Vienna with (and for) kids
ne of the symbols of Vienna is the big wheel. Visible from many points around the city, it’s a beacon for anyone setting out on a tour of the Austrian capital. Located in Leopolstadt district, it stands at the entrance to Prater, one of Europe’s oldest— and most emblematic— amusement parks. Besides merry-go-rounds, a roller coaster, house of mirrors and the miniature railway, the Park also houses the Planetarium and Madame Tussaud’s, the world’s most famous wax museum. The adjoining Green Prater is a vast expanse of green meadows with areas for skating, BMX and beach volleyball.
A couple of kilometres from Prater is Stadtpark, the prettiest of Vienna’s green lungs. Opened in 1862, it was the city’s first public park and contains several monuments. The most photographed of these is the golden statue of the composer, Johann Strauss. Of course, Vienna is the ideal destination for instilling in children a love of music.
A museum designed for children
At the ZOOM museum, children can play and learn at the same time. Installations and workshops are designed to develop and stimulate their artistic and scientific abilities, creativity and social skills. Activities are suitable for children from eight months to 14 years of age.
The House of Music does a lot to help. Its four floors (Vienna Philharmonic Museum, Sonosphere, Great Composers and Virto-Stage) use an all-round approach. The interactive space encourages children to experiment with installations like Namadeus, where visitors’ names are interpreted as Mozart compositions.
Vienna’s most popular sites of interest also cater to youngsters. The Hofburg Palace offers guided tours around the apartments where the Emperor Franz Joseph and his wife, the famous Empress Sisi, spent the winter months. To make the tour more entertaining, children can dress up in period costumes, uniforms and accessories. Across from the Palace is the Spanish Riding School, boasting a 450-year history. The ballet of the white Lipizzan stallions delights adults and children alike.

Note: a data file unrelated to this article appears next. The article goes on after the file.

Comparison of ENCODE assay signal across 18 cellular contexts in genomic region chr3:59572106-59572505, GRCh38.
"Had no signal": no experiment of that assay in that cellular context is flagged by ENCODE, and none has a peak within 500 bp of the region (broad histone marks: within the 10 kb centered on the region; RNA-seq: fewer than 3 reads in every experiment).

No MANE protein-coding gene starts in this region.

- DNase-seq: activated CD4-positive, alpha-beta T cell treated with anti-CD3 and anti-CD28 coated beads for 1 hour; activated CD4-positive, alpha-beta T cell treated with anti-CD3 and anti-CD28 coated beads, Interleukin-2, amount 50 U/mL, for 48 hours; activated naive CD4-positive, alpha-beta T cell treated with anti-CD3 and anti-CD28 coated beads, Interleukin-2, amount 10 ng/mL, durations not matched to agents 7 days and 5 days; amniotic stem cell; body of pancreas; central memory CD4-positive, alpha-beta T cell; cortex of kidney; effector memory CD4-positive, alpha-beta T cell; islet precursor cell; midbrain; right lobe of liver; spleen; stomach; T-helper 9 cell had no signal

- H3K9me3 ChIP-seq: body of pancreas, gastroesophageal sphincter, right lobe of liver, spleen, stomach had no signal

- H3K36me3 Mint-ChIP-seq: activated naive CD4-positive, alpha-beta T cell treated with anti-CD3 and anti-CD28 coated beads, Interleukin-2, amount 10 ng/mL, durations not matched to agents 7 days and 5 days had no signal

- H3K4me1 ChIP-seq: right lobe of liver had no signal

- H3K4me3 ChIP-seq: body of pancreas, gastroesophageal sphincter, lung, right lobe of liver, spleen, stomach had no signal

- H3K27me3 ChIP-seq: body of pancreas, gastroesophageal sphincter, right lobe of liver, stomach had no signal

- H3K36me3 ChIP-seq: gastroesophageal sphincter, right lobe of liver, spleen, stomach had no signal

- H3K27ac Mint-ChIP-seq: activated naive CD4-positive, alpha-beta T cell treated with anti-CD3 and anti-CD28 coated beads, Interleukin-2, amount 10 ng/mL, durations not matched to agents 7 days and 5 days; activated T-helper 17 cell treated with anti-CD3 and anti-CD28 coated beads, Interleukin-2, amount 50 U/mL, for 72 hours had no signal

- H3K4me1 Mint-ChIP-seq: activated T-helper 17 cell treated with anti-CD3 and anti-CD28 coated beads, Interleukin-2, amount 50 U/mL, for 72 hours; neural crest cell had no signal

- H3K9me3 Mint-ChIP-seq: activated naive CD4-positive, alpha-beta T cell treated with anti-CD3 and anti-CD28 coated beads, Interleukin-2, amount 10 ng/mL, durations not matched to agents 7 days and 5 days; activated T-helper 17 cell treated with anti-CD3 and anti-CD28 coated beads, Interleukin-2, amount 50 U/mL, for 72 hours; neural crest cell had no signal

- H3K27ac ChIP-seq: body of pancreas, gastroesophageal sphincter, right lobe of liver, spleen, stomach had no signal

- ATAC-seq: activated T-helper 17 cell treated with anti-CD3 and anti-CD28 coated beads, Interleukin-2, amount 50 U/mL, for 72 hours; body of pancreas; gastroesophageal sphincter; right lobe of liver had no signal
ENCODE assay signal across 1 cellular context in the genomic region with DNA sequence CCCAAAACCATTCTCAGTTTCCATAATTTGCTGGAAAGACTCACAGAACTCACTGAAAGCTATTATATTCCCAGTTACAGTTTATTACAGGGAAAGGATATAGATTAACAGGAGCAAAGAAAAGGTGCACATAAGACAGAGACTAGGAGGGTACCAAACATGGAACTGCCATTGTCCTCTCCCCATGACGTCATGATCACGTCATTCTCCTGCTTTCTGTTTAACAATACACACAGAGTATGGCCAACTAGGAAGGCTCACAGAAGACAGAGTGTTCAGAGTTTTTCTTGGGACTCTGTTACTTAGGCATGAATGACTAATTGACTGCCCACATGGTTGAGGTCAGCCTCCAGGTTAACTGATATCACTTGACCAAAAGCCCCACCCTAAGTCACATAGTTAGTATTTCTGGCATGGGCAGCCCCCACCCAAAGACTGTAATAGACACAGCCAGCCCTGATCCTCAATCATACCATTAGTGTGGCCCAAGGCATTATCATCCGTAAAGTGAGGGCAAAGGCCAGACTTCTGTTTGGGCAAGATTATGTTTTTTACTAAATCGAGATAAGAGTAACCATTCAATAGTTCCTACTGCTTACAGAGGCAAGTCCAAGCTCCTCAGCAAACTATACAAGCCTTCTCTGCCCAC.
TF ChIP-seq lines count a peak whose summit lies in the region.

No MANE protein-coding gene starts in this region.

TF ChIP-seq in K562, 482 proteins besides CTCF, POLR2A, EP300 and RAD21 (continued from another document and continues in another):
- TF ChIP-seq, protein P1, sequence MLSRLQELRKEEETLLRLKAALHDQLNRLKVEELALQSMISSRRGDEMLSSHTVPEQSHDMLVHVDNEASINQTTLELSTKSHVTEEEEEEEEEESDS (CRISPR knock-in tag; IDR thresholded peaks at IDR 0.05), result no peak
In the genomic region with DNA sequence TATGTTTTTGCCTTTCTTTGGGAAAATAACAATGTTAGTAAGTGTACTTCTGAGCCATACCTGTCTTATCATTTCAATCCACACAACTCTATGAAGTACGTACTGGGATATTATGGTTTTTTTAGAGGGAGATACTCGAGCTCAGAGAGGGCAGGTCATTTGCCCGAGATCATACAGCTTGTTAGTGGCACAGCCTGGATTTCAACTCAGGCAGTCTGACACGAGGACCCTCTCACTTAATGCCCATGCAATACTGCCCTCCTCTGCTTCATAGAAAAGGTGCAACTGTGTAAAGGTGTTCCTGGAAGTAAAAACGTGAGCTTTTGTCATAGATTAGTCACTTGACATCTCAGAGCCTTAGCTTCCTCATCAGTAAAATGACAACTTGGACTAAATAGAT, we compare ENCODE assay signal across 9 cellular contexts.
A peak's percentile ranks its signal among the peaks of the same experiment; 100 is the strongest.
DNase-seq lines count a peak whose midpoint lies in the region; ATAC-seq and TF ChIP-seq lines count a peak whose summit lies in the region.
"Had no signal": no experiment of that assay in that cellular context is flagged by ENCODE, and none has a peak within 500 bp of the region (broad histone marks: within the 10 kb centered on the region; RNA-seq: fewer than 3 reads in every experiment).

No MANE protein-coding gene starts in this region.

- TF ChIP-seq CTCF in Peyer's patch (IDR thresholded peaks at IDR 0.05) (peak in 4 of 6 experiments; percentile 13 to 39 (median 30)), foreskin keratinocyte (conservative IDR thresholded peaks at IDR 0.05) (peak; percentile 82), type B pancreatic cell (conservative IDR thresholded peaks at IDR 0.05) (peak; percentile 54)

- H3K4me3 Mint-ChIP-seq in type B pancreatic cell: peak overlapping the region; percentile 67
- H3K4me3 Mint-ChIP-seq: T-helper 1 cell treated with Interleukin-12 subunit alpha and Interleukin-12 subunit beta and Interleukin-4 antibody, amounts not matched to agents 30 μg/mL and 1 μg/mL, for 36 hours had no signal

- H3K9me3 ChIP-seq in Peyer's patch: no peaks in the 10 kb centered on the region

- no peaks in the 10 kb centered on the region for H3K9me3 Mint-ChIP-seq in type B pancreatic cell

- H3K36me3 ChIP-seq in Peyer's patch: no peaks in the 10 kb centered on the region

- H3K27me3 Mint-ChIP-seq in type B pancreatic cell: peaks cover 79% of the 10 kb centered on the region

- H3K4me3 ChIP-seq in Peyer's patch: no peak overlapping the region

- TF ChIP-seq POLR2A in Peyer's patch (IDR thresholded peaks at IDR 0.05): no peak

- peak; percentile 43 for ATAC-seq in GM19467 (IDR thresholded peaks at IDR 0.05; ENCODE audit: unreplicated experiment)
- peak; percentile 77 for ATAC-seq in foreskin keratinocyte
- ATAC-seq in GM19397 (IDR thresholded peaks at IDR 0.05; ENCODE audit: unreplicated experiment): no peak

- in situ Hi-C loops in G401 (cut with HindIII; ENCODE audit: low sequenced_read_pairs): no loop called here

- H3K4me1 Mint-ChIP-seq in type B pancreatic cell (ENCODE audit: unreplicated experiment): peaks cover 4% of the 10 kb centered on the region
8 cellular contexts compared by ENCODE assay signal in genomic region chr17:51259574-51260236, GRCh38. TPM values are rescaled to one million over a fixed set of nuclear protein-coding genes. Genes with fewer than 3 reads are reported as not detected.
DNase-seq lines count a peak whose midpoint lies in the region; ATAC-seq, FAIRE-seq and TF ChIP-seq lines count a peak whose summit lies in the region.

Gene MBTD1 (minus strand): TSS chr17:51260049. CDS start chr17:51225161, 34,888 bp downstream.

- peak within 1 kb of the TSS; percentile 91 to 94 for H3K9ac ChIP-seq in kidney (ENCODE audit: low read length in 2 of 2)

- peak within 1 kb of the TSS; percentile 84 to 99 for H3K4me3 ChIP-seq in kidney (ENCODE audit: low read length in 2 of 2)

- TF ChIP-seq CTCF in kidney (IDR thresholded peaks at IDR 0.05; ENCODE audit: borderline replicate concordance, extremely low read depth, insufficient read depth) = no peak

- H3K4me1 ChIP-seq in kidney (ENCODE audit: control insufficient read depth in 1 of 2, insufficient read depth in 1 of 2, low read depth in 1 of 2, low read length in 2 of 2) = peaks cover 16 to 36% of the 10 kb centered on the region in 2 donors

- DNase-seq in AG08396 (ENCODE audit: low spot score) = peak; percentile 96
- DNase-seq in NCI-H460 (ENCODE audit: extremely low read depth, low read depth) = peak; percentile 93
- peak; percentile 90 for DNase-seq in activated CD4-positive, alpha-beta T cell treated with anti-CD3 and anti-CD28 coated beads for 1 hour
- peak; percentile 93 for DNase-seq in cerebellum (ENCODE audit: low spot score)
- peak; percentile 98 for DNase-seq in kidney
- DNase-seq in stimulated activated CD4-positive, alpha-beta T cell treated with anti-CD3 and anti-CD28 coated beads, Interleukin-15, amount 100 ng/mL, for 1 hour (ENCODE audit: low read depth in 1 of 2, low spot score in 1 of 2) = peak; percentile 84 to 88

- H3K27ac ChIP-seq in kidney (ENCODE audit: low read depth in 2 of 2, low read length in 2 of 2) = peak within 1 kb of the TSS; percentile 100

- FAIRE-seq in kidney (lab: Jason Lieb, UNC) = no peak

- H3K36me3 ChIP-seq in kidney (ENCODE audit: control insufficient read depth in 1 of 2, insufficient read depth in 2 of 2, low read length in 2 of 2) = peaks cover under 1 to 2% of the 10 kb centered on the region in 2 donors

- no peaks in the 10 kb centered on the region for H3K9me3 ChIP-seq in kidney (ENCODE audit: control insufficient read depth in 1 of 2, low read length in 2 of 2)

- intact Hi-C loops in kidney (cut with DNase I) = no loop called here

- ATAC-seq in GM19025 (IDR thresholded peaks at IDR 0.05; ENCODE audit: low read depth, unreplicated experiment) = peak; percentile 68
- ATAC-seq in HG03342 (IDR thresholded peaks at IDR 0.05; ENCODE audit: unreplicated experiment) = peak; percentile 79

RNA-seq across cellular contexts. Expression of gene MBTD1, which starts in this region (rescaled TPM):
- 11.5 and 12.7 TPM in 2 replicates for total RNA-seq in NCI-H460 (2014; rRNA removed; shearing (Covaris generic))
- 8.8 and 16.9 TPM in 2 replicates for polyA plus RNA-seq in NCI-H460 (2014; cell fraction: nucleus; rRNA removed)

The Viennese Versailles, Schönbrunn Palace, shows how children of the Imperial family lived during the summer. Each child had three rooms until the age of six, when they were allocated two more (an anteroom and an audience room). The children’s tour program includes a visit to the Children’s Museum and maze gardens.
The Schönbrunn also has a zoo. And not just any zoo: this one is the oldest in the world and has been named the best in Europe on five occasions (most recently in autumn 2018). Such high accolades are due, mainly, to the spacious enclosures housing giant pandas, elephants and other exotic animals. The Rainforest House and the Orangery and Citrus House are among the zoo’s most popular highlights and, like the rest of the Schönbrunn, World Heritage Sites.
While St. Stephen’s Cathedral may not sound as attractive to the kids as the zoo, they are bound to enjoy the view overlooking the entire city from its two towers. If the 350 steps to access the south tower are too much of a challenge, you can always take the lift to the top of the north tower. For the more daring, the cathedral catacombs are also open. Energy can be replenished afterwards with a slice of Sachertorte, though you really don’t need an excuse to eat chocolate.